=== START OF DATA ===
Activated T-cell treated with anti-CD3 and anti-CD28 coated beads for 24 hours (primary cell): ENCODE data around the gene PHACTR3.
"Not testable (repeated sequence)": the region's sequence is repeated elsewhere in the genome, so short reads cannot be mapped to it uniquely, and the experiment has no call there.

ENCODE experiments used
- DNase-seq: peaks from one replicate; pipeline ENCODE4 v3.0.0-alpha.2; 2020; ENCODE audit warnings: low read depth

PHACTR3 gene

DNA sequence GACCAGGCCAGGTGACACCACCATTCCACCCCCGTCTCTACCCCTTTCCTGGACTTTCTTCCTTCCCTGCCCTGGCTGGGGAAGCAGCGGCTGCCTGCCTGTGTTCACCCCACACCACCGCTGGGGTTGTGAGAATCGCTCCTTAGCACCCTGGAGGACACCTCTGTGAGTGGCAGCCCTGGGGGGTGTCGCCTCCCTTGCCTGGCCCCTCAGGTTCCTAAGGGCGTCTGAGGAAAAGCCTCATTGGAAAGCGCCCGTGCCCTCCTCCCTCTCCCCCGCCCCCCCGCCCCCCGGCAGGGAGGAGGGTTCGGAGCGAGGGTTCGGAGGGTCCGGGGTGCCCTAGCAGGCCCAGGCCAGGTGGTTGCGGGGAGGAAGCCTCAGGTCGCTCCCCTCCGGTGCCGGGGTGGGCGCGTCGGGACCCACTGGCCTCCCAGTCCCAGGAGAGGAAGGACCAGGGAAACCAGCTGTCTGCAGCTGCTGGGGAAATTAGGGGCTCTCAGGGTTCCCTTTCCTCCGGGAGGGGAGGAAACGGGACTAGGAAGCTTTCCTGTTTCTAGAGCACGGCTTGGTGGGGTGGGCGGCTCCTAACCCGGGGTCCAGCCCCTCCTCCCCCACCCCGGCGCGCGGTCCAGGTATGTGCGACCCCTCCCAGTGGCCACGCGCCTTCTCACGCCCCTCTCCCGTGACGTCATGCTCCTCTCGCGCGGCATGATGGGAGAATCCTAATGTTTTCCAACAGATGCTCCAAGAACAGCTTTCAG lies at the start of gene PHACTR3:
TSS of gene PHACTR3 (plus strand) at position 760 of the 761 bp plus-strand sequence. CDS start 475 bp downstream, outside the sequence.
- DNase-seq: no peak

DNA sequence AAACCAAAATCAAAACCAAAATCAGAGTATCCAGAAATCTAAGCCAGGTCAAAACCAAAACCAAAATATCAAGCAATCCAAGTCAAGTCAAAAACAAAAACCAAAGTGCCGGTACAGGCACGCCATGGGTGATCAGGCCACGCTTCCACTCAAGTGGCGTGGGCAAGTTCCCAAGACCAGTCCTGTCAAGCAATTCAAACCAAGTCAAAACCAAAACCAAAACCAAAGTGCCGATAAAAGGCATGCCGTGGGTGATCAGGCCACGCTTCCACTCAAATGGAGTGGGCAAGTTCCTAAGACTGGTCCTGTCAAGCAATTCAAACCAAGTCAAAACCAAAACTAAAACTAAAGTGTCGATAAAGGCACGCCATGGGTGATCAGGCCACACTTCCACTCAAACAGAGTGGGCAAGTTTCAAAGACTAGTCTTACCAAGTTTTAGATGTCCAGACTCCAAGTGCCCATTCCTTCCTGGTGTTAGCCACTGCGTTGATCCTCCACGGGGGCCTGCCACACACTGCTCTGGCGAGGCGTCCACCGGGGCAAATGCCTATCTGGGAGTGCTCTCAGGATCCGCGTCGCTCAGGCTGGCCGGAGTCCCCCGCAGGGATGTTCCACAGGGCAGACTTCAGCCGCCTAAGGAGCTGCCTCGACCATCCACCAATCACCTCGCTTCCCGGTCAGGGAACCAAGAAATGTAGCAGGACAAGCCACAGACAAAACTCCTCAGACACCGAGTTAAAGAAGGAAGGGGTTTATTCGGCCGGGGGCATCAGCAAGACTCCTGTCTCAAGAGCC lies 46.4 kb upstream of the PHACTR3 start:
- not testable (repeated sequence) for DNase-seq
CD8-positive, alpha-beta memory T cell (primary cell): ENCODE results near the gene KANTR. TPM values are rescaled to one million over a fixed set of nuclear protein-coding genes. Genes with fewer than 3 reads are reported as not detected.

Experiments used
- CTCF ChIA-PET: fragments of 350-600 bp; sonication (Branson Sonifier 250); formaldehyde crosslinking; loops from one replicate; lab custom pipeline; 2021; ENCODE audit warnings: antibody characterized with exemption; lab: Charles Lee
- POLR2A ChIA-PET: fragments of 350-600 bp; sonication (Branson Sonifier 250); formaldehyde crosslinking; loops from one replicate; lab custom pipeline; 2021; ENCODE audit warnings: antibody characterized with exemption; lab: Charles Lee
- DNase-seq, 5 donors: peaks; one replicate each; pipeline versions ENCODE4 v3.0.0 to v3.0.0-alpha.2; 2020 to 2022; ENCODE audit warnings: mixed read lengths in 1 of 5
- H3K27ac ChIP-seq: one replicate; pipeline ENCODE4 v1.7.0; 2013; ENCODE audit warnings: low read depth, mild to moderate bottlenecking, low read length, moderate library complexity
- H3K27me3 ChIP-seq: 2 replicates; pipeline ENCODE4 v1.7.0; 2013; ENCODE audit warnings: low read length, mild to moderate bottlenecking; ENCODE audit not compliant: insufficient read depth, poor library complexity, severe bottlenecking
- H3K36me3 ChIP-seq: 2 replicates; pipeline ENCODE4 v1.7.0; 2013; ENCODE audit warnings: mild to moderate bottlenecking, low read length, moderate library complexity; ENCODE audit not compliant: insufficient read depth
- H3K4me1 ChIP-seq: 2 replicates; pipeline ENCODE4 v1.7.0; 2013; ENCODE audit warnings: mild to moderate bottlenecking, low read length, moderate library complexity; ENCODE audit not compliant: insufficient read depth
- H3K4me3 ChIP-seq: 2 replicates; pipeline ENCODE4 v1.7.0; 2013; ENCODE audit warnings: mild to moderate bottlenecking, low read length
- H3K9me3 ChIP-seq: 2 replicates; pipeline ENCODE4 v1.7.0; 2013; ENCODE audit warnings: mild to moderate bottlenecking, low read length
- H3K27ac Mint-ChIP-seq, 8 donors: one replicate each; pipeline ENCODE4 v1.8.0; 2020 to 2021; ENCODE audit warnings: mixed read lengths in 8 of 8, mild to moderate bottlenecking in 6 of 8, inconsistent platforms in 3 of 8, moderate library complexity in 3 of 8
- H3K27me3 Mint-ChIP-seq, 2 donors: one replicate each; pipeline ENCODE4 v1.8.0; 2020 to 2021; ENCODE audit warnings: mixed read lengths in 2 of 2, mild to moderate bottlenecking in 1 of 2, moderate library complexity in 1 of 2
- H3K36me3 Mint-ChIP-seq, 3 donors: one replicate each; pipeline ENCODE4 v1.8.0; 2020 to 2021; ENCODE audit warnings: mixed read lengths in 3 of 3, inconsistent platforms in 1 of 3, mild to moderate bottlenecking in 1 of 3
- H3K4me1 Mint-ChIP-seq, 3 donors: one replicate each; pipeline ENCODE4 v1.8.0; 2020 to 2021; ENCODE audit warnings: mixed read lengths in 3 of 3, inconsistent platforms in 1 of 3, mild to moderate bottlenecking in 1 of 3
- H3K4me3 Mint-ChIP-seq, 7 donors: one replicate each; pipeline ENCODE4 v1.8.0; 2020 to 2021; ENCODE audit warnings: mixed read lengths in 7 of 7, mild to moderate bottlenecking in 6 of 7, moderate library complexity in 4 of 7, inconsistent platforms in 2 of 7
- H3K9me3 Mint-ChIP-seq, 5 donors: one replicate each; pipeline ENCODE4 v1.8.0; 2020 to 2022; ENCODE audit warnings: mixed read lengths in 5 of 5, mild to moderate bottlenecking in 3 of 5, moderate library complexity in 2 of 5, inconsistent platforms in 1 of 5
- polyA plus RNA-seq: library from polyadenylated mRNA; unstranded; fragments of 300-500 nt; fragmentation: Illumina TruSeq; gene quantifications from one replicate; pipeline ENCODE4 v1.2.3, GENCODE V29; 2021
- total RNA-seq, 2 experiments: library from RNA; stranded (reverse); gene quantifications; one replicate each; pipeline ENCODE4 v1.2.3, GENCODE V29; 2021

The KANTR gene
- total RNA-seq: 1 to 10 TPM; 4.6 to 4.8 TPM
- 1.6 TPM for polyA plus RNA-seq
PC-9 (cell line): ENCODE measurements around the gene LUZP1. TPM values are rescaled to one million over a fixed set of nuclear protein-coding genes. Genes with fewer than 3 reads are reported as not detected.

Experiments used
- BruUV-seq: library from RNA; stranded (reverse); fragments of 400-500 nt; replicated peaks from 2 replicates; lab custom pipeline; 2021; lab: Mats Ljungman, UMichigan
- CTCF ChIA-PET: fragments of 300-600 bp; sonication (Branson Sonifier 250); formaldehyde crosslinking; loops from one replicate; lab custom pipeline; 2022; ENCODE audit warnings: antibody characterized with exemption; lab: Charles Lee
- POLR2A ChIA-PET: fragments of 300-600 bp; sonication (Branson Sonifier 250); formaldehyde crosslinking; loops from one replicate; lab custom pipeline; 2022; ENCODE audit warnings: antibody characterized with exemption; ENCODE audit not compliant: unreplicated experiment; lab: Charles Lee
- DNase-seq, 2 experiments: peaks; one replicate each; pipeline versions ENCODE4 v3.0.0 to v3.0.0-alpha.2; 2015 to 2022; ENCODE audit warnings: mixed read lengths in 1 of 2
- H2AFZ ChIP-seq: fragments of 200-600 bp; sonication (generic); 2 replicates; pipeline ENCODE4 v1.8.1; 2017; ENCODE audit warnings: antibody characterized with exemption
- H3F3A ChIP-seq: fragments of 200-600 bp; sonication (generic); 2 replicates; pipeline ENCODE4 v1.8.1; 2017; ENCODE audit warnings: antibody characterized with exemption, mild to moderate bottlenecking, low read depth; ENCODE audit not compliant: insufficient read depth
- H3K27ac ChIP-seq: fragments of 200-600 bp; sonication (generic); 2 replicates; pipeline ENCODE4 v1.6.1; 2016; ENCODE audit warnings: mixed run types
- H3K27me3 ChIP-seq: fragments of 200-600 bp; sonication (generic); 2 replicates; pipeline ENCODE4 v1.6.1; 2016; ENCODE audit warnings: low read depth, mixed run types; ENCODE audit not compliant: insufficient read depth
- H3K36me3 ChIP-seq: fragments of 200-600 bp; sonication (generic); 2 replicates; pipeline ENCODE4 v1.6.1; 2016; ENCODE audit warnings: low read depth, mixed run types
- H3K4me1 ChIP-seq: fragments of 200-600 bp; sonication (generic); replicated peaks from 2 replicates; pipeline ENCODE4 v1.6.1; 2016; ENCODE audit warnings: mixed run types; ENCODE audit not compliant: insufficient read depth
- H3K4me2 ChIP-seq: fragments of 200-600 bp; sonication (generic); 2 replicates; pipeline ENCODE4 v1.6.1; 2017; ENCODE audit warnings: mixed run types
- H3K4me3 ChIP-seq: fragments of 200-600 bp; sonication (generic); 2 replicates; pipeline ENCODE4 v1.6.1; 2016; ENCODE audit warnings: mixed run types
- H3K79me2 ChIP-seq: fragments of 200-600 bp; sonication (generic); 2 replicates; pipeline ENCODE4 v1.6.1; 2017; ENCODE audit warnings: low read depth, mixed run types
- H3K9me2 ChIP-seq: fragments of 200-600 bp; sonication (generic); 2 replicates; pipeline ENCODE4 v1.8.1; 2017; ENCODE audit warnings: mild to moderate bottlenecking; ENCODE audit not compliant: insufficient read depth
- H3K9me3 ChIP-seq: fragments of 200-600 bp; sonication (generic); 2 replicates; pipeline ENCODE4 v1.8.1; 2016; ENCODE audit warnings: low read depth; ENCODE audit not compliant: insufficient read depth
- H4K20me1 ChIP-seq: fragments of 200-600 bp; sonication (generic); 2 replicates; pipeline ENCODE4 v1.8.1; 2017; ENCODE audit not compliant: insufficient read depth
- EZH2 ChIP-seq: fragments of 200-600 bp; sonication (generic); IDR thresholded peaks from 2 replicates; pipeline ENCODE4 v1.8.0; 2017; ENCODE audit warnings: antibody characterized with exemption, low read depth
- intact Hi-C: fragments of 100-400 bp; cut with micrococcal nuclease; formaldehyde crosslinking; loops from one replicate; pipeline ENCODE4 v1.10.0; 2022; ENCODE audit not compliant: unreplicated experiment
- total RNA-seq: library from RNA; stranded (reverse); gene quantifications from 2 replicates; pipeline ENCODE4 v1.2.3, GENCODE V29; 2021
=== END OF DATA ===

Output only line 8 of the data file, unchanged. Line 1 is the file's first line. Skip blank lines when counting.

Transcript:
- DNase-seq: no peak